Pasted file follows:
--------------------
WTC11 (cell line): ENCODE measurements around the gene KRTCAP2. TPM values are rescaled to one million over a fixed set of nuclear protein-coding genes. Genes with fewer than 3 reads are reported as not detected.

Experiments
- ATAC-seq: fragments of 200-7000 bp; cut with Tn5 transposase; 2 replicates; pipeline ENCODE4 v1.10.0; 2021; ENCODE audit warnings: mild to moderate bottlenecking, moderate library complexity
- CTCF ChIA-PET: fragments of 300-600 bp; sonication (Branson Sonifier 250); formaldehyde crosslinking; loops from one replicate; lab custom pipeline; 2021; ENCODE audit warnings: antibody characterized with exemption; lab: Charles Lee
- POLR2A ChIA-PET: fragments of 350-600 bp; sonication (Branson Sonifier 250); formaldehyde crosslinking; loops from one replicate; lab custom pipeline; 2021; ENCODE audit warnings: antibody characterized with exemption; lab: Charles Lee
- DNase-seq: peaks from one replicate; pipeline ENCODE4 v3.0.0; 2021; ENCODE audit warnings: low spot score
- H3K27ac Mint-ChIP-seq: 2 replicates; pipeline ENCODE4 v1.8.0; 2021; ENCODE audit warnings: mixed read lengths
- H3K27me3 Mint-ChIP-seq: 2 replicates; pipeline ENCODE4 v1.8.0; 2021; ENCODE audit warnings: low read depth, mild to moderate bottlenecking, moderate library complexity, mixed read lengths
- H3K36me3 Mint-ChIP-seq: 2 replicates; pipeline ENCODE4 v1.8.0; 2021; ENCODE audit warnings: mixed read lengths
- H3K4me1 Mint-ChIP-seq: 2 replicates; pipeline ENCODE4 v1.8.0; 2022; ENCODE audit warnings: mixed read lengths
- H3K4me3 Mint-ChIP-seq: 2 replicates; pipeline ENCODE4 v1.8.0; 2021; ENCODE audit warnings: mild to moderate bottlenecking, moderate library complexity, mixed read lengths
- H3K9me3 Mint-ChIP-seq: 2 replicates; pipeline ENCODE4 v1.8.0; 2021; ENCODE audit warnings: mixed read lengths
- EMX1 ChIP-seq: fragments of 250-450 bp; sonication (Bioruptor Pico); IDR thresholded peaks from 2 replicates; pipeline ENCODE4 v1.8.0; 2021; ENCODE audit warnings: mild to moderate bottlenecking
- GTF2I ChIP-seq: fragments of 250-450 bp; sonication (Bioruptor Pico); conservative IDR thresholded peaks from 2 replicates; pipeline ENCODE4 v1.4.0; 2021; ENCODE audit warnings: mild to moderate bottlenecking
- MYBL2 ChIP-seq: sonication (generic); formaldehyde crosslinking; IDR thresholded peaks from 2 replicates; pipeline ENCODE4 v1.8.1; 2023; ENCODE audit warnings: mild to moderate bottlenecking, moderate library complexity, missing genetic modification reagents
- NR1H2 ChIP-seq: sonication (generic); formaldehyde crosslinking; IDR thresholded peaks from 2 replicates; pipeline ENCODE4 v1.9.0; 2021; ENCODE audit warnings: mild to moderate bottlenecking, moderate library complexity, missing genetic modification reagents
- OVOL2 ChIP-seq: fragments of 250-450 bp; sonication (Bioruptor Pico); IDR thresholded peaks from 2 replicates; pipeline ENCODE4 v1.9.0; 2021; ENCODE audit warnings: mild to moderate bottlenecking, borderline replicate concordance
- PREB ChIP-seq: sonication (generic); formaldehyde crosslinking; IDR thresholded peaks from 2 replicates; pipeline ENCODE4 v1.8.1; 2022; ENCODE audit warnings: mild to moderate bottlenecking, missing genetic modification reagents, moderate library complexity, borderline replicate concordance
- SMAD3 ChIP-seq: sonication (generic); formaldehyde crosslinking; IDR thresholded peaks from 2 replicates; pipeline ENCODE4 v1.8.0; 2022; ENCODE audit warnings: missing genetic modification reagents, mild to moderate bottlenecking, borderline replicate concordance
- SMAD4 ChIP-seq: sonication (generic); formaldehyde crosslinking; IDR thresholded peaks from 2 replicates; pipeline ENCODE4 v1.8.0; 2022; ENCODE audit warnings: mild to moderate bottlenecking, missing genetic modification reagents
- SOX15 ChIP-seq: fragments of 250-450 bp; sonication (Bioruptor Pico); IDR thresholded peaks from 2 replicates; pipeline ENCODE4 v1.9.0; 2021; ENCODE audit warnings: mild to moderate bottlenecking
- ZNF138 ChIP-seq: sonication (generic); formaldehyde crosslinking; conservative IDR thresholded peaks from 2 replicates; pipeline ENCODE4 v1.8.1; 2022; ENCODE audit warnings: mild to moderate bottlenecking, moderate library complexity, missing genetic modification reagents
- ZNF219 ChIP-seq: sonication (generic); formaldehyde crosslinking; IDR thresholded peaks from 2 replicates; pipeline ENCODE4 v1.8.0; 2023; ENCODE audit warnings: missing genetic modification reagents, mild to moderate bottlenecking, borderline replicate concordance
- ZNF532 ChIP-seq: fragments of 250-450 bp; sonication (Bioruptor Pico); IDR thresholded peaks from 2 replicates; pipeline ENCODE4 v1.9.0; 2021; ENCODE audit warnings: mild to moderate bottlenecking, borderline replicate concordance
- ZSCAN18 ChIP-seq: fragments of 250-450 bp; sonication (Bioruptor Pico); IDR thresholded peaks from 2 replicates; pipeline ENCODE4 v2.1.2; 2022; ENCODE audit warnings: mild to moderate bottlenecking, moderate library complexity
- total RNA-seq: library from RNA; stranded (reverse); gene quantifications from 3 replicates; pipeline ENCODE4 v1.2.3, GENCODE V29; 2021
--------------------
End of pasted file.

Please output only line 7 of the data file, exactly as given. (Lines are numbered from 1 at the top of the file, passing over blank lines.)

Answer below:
- H3K27ac Mint-ChIP-seq: 2 replicates; pipeline ENCODE4 v1.8.0; 2021; ENCODE audit warnings: mixed read lengths